Canadians to Require European Travel Authorizations in 2021

Due to heightening concerns about illegal immigration and terrorist attacks, Canadians, Americans, and citizens of 60 other countries will need electronic travel authorizations linked to their passports to enter any of the 26 European countries in the Schengen* zone starting January 2021. Under the European Travel Immigration and Authorization System (ETIAS) established by the European Travel Commission, citizens of countries who are normally allowed to travel to Schengen zone nations visa-free for tourism or business purposes for up to 90 days will have to pass background checks ensuring that they are not security risks to the host countries. In effect, the ETIAS have a purpose similar to Canada’s eTA (electronic Travel Authorization) or the ESTA (Electronic System for Travel Authorization) in the US. When announcing the introduction of the system in 2016, Jean Claude Juncker, European Commission president, said, “We need to know who is crossing our borders. This way…

Hurricane Season is Here. Stay Alert

It’s the peak of hurricane season in Atlantic and Caribbean waters and the first major storm of the season, Dorian, has switched on the alert for residents on the southeast coast of the US, the Maritimes, and Newfoundland, as well as the highly susceptible island countries in the Caribbean and the shores of the Gulf of Mexico. If you have travels planned to any of these areas, you need to carefully read your travel documents, airline travel rules, hotel/resort contracts, and especially your travel insurance trip cancellation and interruption benefits and limitations, and you must monitor the official government travel advisories. Travel Canada has already issued advisories for many of the islands in the Caribbean, warning of the need to either practice extreme caution if you’re already in the path of the storm, or avoid travelling altogether. These warnings will change from day to day, but you need to be…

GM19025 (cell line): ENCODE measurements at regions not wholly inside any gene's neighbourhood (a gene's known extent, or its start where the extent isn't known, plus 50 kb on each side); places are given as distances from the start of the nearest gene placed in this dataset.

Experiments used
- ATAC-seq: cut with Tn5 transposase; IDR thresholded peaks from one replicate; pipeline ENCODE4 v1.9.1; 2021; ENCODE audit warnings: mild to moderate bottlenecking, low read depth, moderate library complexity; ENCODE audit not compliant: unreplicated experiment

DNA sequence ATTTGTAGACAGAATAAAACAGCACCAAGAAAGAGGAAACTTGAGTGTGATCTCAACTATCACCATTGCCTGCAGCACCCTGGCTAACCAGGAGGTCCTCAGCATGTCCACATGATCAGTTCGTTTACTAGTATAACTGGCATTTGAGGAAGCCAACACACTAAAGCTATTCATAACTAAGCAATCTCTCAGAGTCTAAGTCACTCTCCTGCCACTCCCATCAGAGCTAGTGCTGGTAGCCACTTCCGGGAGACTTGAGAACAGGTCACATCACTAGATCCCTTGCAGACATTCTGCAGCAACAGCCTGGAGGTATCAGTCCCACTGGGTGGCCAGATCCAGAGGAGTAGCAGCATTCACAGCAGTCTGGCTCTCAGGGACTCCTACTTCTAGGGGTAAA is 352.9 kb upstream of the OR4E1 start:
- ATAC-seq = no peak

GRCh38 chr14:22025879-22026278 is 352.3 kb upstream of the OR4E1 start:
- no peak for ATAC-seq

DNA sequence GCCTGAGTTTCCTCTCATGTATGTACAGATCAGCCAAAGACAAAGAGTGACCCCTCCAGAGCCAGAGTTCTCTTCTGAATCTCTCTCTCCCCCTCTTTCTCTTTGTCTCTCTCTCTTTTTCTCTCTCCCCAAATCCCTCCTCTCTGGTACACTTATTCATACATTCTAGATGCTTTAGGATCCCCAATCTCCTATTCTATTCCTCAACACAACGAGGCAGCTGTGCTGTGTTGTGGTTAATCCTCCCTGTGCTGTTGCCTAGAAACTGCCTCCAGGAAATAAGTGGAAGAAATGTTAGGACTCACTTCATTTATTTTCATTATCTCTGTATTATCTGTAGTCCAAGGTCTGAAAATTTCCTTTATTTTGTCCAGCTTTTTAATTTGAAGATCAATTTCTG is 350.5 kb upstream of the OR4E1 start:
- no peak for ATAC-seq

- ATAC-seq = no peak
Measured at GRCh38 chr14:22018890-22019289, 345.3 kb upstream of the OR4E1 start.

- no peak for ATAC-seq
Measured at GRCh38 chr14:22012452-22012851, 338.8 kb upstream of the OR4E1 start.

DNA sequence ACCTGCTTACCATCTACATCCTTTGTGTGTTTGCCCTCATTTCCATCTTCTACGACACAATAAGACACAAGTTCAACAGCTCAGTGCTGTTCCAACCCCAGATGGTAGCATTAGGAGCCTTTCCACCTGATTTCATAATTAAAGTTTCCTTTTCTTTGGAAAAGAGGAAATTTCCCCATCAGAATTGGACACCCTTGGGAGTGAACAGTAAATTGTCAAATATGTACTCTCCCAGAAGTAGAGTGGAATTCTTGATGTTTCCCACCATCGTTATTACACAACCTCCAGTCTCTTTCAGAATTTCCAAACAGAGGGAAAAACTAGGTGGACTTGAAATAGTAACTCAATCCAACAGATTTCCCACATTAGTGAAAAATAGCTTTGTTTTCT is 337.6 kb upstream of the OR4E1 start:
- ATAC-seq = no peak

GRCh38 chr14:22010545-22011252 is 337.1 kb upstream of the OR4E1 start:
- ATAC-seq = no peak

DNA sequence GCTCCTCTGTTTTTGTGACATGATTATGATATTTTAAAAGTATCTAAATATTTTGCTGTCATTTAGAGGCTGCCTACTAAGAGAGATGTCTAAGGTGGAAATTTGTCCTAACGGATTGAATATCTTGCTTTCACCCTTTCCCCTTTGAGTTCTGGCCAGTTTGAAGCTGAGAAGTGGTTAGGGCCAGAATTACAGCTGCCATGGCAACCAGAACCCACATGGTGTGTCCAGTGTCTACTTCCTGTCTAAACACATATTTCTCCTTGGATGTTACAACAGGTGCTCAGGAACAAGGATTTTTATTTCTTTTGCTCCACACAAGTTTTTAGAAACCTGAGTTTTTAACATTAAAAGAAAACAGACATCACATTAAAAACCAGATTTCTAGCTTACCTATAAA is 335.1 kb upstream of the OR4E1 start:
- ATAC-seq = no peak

Stay Alert: Flesh-Eating Disease Expands through Warming Beach Waters

With the summer vacation season in full swing, news reports of bacterial disease in the warming waters of Florida’s Gulf of Mexico up to the east coast of Chesapeake Bay are becoming too frequent to ignore. We’ll note right off the top: this has nothing to do with the infamous red or green tides that have blemished Florida’s western shores the past couple of years. The disease—necrotizing fasciitis, also known as “flesh-eating disease”—has been claiming increasing  numbers in these areas, and Florida’s Department of Health and the US Centers for Disease Control and Prevention (CDC) have issued advisories warning of risks primarily to the elderly with compromised immune conditions, chronic kidney disease, or cancer; people of any age with cuts, scrapes, burns, insect bites, skin punctures or surgical wounds; and—most sadly—perfectly healthy kids with scraped or bruised toes or knees just playing in the ocean. Vicious and virulent In Florida,…

New Season for Travel Insurance Products Coming Up—Stay Alert

With travel insurance premiums expected to rise significantly this fall—partly due to the Ontario government’s decision to eliminate all payments for out-of-country medical fees—it’s understandable that travellers, particularly longer-term snowbirds, will be looking for ways to economize. Comparing prices between several insurance providers has always been the first option for making sure you get the best price available—but that only works if you’re comparing similar products. And that’s hard, given the differences in benefits, exclusion requirements, medical underwriting, age limitations, and a score of other factors offered in the travel insurance marketplace. One stratagem that seems to have caught on is using a free credit card or employer/retiree group plan to cover the first 15, 30, or 60 days of a trip, then “topping up” with an individual single-trip plan for the bulk of it. Sometimes that can work to save you a lot of money. But there are also…